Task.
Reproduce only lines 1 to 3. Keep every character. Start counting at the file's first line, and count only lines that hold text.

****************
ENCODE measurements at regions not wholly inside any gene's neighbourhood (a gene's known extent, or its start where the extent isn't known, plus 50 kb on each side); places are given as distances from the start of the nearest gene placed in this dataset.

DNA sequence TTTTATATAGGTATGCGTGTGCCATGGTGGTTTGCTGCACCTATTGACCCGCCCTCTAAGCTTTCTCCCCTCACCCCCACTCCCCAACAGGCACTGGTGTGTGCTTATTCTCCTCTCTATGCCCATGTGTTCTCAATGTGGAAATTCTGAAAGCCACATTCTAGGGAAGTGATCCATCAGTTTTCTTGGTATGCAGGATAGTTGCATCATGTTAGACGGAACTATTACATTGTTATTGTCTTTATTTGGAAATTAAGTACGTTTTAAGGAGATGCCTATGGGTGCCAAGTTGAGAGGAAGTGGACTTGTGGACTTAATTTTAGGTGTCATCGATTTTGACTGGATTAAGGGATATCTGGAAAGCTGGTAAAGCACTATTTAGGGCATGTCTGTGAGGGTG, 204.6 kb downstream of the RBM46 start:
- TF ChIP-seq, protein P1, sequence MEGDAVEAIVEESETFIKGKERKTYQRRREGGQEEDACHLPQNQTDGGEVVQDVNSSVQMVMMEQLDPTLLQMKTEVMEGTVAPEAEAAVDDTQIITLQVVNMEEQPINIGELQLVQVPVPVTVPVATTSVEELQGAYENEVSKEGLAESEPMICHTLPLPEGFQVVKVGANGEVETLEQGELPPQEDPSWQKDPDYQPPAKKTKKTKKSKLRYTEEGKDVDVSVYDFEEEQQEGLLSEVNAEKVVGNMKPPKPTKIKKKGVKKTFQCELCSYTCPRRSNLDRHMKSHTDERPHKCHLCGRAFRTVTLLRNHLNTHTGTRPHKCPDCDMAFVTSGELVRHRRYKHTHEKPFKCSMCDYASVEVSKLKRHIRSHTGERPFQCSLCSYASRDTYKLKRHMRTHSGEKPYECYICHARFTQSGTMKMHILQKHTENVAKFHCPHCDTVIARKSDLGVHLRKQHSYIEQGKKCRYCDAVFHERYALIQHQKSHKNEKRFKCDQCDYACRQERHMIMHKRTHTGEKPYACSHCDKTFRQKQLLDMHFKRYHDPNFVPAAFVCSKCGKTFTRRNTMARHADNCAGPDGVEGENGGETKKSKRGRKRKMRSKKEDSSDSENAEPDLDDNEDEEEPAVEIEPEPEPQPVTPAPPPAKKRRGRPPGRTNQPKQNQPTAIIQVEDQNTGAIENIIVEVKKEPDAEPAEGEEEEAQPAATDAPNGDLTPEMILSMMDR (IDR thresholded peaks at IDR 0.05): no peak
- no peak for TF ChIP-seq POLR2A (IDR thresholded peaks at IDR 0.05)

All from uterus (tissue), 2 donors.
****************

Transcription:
ENCODE measurements at regions not wholly inside any gene's neighbourhood (a gene's known extent, or its start where the extent isn't known, plus 50 kb on each side); places are given as distances from the start of the nearest gene placed in this dataset.

DNA sequence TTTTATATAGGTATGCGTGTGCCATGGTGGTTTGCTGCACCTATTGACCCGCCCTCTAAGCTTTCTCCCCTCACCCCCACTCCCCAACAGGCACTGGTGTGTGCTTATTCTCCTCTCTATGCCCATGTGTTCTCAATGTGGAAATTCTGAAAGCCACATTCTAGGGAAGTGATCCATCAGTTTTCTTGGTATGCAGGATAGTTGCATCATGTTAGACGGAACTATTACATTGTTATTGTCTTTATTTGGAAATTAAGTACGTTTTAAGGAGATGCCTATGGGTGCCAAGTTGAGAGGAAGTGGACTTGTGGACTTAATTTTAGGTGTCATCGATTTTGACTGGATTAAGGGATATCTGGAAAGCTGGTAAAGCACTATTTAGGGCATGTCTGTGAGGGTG, 204.6 kb downstream of the RBM46 start:
- TF ChIP-seq, protein P1, sequence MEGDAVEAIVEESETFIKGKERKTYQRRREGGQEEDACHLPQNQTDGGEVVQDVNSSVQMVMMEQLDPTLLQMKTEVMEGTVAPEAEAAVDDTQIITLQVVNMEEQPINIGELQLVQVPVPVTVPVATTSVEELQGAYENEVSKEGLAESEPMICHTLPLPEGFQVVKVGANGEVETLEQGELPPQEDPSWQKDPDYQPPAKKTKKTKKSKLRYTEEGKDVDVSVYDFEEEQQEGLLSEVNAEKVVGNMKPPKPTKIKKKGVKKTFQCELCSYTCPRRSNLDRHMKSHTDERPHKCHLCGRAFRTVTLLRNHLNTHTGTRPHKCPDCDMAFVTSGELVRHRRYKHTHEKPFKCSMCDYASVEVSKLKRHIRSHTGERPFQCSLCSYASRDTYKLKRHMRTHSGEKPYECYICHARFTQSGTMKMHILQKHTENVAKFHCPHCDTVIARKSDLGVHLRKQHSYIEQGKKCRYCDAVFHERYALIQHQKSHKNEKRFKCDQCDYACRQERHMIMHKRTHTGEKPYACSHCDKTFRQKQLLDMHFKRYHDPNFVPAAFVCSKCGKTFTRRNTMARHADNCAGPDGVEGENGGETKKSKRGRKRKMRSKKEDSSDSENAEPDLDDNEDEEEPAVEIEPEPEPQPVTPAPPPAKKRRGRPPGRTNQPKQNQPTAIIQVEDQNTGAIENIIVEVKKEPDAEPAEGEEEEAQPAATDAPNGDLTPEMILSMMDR (IDR thresholded peaks at IDR 0.05): no peak